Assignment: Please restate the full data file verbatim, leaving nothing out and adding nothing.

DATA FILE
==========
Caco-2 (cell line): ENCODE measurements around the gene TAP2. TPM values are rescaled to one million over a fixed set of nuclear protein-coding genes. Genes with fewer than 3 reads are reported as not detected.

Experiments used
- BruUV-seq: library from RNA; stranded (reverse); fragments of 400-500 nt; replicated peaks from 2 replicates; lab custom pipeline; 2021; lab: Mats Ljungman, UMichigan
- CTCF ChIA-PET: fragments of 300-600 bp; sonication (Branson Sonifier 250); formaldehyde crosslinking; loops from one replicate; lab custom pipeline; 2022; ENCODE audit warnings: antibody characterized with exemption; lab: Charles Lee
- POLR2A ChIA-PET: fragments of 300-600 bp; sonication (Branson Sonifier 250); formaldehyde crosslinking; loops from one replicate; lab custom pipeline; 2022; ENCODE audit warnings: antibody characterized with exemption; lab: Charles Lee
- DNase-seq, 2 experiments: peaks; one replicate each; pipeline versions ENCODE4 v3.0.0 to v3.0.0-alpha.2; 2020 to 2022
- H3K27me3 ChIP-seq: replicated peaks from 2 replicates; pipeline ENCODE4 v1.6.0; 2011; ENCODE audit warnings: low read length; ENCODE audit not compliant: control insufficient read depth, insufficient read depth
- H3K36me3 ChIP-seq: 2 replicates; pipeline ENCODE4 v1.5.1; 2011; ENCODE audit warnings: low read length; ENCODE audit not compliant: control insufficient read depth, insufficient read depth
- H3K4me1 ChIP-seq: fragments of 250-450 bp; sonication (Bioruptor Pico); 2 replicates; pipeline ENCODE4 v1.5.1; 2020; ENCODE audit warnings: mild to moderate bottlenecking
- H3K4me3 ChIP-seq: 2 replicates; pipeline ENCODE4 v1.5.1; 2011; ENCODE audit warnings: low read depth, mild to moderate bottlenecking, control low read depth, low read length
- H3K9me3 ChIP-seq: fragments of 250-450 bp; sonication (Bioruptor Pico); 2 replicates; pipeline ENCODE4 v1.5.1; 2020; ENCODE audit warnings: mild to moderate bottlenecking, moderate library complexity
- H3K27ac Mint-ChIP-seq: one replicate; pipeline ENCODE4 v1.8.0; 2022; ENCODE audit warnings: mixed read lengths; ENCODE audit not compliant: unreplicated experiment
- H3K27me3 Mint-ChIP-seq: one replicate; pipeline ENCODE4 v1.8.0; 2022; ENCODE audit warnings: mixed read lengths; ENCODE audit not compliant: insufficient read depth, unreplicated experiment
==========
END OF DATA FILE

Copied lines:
Caco-2 (cell line): ENCODE measurements around the gene TAP2. TPM values are rescaled to one million over a fixed set of nuclear protein-coding genes. Genes with fewer than 3 reads are reported as not detected.

Experiments used
- BruUV-seq: library from RNA; stranded (reverse); fragments of 400-500 nt; replicated peaks from 2 replicates; lab custom pipeline; 2021; lab: Mats Ljungman, UMichigan
- CTCF ChIA-PET: fragments of 300-600 bp; sonication (Branson Sonifier 250); formaldehyde crosslinking; loops from one replicate; lab custom pipeline; 2022; ENCODE audit warnings: antibody characterized with exemption; lab: Charles Lee
- POLR2A ChIA-PET: fragments of 300-600 bp; sonication (Branson Sonifier 250); formaldehyde crosslinking; loops from one replicate; lab custom pipeline; 2022; ENCODE audit warnings: antibody characterized with exemption; lab: Charles Lee
- DNase-seq, 2 experiments: peaks; one replicate each; pipeline versions ENCODE4 v3.0.0 to v3.0.0-alpha.2; 2020 to 2022
- H3K27me3 ChIP-seq: replicated peaks from 2 replicates; pipeline ENCODE4 v1.6.0; 2011; ENCODE audit warnings: low read length; ENCODE audit not compliant: control insufficient read depth, insufficient read depth
- H3K36me3 ChIP-seq: 2 replicates; pipeline ENCODE4 v1.5.1; 2011; ENCODE audit warnings: low read length; ENCODE audit not compliant: control insufficient read depth, insufficient read depth
- H3K4me1 ChIP-seq: fragments of 250-450 bp; sonication (Bioruptor Pico); 2 replicates; pipeline ENCODE4 v1.5.1; 2020; ENCODE audit warnings: mild to moderate bottlenecking
- H3K4me3 ChIP-seq: 2 replicates; pipeline ENCODE4 v1.5.1; 2011; ENCODE audit warnings: low read depth, mild to moderate bottlenecking, control low read depth, low read length
- H3K9me3 ChIP-seq: fragments of 250-450 bp; sonication (Bioruptor Pico); 2 replicates; pipeline ENCODE4 v1.5.1; 2020; ENCODE audit warnings: mild to moderate bottlenecking, moderate library complexity
- H3K27ac Mint-ChIP-seq: one replicate; pipeline ENCODE4 v1.8.0; 2022; ENCODE audit warnings: mixed read lengths; ENCODE audit not compliant: unreplicated experiment
- H3K27me3 Mint-ChIP-seq: one replicate; pipeline ENCODE4 v1.8.0; 2022; ENCODE audit warnings: mixed read lengths; ENCODE audit not compliant: insufficient read depth, unreplicated experiment